Pairing Beer and Naked Oysters

by Bekah Angoff

In this third installment of “what to drink with naked oysters,” we are exploring beer. What is wonderful about beer is how many varieties and flavors there are out there. What is confusing about beer is how many varieties and flavors there are out there. It is the same with oysters today. There are only five species, but infinite amounts of names and brands. It is enough to make your brain spin, so I did dirty work for you. After weeks of drinking beer and eating oysters, I was able to come up with some loose guidelines on their pairing.

Earlier this summer, I sat down with a local hop-nerd here in Boston. I gave him a copy of the wheel before our meeting, just like I did for my cocktail pairing session. I instructed him to choose beers based on the finish section of the wheel because we were aiming to pair the finishes.  We sat down and startedthe process. He chose a bunch of beers from obscure to staple, choosing to stay local when possible. Each oyster had multiple pairing options, which made it a complex task. Some pairings were spot on, and some missed the mark.

After seeking some more help fromother local professionals, we came up with the following.. As they say, it takes a village (to slurp all the bivalves).

Malty and hoppy American Ales deepen the savory nature of a mineral East Coast oyster.

For this pairing, a Pemaquid paired well with a hoppy and malty Weez Ale from Maine Brewing Company. A beer with dark malt can accentuate umami and mineral notes in a more robust Eastern oyster, and the roasted nose will perk up any underlying sweetness. It’ll make you feel like you just ate a steak dinner.

Lagers deliver the clean taste needed to accent a briny East Coast oyster.

There is nothing better than sitting down to a few dozen salt bombs with an ice cold pilsner. The pairing is the perfect combo of cold bubbles, sharpened salt, and a cold finish. The best example of this pairing is a Blue Point and a Budweiser. It does not get more classic than that!

Another combination that works with a briny beast is a nice dry Irish Stout. The salt in the oyster will help bring out the toasty chocolate or coffee notes these beers that hide within their dark and creamy bodies. Try a Quonnie Rock and a Dry Irish Stout from Brooklyn Brewery for an exemplary pairing, especially in the colder months that are quickly approaching.

Sweet and sour beers provide balance for a sweet East Coast oyster.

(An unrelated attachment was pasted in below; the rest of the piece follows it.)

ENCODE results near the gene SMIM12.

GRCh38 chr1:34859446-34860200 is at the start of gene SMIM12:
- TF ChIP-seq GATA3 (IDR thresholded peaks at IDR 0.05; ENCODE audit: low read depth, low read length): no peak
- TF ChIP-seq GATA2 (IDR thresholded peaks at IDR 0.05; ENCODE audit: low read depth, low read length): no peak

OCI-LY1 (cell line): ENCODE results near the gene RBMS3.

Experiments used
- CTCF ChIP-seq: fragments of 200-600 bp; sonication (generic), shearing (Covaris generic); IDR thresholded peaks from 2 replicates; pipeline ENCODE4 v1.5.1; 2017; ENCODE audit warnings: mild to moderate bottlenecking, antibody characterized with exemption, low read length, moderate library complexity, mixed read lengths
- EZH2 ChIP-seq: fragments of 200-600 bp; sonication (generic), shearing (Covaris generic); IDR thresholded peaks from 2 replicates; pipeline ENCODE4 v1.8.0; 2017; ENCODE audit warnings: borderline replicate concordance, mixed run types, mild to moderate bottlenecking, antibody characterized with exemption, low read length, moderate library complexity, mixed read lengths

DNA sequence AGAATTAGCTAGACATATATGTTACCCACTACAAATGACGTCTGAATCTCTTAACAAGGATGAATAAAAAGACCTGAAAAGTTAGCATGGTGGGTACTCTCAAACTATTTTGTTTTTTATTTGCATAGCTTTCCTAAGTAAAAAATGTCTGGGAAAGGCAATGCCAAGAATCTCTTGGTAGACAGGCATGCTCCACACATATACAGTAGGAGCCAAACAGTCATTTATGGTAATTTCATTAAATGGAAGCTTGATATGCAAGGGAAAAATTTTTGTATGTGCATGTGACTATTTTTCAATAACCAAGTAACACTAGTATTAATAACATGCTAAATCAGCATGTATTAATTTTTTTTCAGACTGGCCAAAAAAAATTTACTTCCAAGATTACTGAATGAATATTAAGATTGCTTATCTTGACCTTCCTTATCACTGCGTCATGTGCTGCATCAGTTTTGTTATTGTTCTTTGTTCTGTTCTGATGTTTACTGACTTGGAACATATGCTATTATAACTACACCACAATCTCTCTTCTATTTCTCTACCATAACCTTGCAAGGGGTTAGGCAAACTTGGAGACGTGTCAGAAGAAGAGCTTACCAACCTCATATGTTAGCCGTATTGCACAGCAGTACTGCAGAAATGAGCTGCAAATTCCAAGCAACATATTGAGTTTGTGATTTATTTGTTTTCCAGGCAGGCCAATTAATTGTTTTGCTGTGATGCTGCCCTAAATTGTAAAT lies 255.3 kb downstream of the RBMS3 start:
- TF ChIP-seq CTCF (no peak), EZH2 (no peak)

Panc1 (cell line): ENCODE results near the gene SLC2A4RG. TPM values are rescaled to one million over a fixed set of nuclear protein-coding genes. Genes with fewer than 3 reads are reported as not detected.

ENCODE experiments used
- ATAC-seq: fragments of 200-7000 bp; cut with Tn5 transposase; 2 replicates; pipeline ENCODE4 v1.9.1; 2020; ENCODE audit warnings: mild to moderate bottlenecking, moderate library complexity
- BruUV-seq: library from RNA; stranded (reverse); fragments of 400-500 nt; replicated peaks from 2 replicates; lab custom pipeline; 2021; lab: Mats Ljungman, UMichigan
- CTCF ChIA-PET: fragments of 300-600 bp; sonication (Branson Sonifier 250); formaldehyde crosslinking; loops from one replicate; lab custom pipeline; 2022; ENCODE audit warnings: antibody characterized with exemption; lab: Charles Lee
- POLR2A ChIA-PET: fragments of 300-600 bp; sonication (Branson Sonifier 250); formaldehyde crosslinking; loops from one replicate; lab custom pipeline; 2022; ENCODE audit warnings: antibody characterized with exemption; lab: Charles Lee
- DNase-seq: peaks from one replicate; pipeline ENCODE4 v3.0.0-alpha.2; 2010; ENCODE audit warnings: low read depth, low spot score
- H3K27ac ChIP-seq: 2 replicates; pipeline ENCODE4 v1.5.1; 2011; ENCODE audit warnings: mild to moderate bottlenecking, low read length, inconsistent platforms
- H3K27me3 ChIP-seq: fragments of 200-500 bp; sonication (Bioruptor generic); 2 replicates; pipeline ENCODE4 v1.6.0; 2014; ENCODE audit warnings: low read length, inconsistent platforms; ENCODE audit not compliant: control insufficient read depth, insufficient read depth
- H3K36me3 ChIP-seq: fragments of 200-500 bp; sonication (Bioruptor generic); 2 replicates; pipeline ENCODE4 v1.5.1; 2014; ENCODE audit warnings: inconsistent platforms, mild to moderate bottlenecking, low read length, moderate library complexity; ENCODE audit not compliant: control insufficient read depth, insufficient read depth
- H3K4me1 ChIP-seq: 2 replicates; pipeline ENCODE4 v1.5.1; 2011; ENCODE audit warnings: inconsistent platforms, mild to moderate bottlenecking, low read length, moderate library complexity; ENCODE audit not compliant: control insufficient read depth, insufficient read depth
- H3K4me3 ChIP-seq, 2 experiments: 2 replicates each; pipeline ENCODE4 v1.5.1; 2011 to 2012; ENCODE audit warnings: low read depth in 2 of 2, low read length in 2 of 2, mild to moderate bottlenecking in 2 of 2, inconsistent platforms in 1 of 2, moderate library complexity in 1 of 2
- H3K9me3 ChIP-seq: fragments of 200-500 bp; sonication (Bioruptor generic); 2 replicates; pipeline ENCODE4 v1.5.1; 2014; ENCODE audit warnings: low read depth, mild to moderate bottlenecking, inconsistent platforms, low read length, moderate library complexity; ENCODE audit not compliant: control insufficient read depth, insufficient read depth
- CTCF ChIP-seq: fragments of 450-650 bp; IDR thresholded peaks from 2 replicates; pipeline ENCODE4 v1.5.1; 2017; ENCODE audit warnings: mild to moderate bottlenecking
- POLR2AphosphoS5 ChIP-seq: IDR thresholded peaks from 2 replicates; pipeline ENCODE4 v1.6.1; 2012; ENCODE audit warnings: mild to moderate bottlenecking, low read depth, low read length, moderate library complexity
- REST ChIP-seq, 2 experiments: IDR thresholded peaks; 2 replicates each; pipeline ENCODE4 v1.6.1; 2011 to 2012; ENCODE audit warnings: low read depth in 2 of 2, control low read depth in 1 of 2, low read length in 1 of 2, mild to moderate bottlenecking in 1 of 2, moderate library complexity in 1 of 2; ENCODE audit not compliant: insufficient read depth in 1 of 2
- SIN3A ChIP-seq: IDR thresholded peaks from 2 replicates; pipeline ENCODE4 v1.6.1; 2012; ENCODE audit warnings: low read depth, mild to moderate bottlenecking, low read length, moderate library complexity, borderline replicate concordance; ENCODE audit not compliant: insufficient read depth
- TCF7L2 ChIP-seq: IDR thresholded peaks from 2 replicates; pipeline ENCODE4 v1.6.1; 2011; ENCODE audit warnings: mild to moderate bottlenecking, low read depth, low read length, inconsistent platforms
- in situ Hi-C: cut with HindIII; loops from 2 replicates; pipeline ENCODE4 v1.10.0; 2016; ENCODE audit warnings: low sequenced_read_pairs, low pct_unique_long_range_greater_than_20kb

Balance is something to aim for in a pairing. While sweet enhances sweet, you really don’t want things to get out of hand and have your oyster tasting like dessert. A slightly sour beer, such as an unfiltered Lambic or a Gueuze, transforms a sweet Standish Shore into a dynamic morsel. You’ll taste more than just a buttery finish. Be careful not to choose beers that are too sour. The intensity will overpower the finish, rendering the oyster nothing but sea water in your mouth.

A Bohemian pilsner is perfect for the texture of a creamy West Coast oyster.

A creamy West Coast oyster, like a Glacier Point from Alaska, opens up with some vegetal buttery notes that are an intense introduction to any slurp. I don’t know about you, but I love toast with my butter, so a beer with bready and malty like characteristics is a perfect match. Peak Organic Fresh Cut has the yeast forward nose that is indicative to the style plus some citrus to cut through the fat, leaving a delicate lingering finish.

Fruity and spicy saisons enhance the earthy notes in a mineral West Coast oyster.

Mineral West Coast oysters tend to have a range from metallic to mushroom finishes. An oyster of this nature, like a Capital from Spencer Cove, WA, has a stony quality to it with ample brine. A saison, with its barnyard nose, complements the oyster and helps it to finish on the sweeter side.

We tried another beer, a Lost Nation Brewing Gose, with a less briny West Coast oyster, like a Hood Canal. Gose is a beer making a revival in the states. It has salt and coriander added to it, which mellows the oyster’s metallic notes and turns it into a dynamic mouthful with gentle sweet seaweed.

 

Again, I must stress that these are merely suggestions. Drink what you like, as there is no wrong way to eat an oyster. Try out some of your favorites, brew your own, and slurp it down. Let us know what you like to drink with your bivalves!

 

Cheers!